Moller-Maersk's container business, on which it is staking its future, made a loss in the last three months as freight rates declined further, reports Reuters.
Shares in the Danish company fell 9 percent after third quarter profit fell 44 percent and came in below forecasts. Low oil prices have depressed returns from the energy business, which is the other main arm of the company.
The results underline the problems facing the family-controlled group which said in September it would focus its attention on building up its transport and logistics business, while creating a separate energy division.
The company stuck to its forecast for annual profits to be significantly below last year's $3.1 billion.
"This is far from a satisfactory result for us," said Soren Skou, who was appointed chief executive of the group in June and still heads the container business.
"We grew more than the market and gained some market share in the third quarter," said Skou, adding that Maersk managed to increase market share following the collapse of South Korea's Hanjin Shipping.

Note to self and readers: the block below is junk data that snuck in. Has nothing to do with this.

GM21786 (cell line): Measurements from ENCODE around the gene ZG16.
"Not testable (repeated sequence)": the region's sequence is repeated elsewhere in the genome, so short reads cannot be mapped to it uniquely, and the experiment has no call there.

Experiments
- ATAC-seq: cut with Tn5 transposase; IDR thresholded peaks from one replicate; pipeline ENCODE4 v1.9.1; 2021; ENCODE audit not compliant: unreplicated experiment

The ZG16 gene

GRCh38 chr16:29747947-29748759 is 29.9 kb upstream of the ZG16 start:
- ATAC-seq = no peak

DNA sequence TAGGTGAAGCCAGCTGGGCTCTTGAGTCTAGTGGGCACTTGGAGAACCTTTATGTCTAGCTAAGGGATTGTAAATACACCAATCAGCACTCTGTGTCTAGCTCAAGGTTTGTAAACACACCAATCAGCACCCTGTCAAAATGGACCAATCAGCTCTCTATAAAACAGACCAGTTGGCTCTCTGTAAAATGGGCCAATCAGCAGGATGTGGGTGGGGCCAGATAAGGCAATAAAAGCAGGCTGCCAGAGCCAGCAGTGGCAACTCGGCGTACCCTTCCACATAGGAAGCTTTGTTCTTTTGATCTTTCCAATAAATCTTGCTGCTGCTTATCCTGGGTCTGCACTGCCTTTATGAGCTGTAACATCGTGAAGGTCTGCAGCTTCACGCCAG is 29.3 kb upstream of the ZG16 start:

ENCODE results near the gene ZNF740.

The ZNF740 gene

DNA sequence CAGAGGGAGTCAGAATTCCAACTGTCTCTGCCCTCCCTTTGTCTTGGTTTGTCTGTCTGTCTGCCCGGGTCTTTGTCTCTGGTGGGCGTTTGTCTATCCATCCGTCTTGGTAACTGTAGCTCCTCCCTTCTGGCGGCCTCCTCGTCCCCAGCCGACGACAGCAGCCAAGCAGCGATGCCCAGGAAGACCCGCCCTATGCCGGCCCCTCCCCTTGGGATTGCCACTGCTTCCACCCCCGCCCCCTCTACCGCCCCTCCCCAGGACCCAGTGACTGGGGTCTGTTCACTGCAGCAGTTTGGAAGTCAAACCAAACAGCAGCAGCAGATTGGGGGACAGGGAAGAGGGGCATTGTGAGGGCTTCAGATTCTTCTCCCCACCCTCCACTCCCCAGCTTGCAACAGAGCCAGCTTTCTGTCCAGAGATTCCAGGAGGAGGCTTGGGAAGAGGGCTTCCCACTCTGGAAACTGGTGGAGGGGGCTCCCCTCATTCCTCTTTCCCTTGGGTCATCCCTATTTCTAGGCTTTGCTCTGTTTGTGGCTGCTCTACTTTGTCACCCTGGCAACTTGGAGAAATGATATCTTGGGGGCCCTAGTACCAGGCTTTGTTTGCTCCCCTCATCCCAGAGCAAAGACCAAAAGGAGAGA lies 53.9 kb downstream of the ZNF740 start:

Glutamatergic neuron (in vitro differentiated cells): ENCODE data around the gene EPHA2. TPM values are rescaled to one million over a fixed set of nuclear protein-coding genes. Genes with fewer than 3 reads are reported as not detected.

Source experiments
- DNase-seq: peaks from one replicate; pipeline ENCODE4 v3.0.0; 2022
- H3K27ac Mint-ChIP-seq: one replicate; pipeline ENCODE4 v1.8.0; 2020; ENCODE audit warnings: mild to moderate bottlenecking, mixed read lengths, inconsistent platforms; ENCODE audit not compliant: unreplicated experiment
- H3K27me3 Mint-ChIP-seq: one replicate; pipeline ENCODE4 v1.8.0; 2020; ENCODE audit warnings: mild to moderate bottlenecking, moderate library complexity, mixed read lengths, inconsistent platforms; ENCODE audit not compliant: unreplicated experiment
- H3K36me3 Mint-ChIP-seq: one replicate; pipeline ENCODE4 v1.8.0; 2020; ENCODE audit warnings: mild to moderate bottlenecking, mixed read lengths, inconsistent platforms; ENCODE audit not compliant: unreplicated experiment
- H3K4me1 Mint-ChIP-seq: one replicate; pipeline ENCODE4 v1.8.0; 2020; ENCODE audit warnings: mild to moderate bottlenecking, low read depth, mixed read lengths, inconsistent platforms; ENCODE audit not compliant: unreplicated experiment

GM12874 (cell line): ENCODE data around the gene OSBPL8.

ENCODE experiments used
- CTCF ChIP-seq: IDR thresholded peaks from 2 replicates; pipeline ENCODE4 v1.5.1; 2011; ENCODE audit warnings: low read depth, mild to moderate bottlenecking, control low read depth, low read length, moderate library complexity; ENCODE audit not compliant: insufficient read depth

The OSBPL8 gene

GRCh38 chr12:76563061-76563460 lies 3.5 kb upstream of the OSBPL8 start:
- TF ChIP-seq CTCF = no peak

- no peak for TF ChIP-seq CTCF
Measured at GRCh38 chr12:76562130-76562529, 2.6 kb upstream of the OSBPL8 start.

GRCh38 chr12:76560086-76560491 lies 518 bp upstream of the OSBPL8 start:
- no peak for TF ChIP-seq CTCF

However, Maersk said average freight rates fell 16 percent in the quarter to $1,811 per 40-foot container, as overcapacity hurts shipping companies.
A net loss of $116 million for its container unit, against analysts' expectations of a $174 million profit, shows the pressures as it seeks to remain the world's leading container shipping carrier amid a wave of mergers and acquisitions.
Recent deals have involved China's COSCO, France's CMA CGM and Germany's Hapag-Lloyd.
Japan's top three shipping firms, Kawasaki Kisen, Mitsui O.S.K. Lines and Nippon Yusen, said on Monday they planned to combine their container shipping operations in a joint venture that will have $19 billion in combined revenues and control 7 percent of global container capacity.
Maersk has a market share of around 15 percent but has been unable to secure better prices for shipping goods.
Net profit fell to $438 million for the three months to Sept. 30, below the $490 million expected by analysts in a Reuters poll.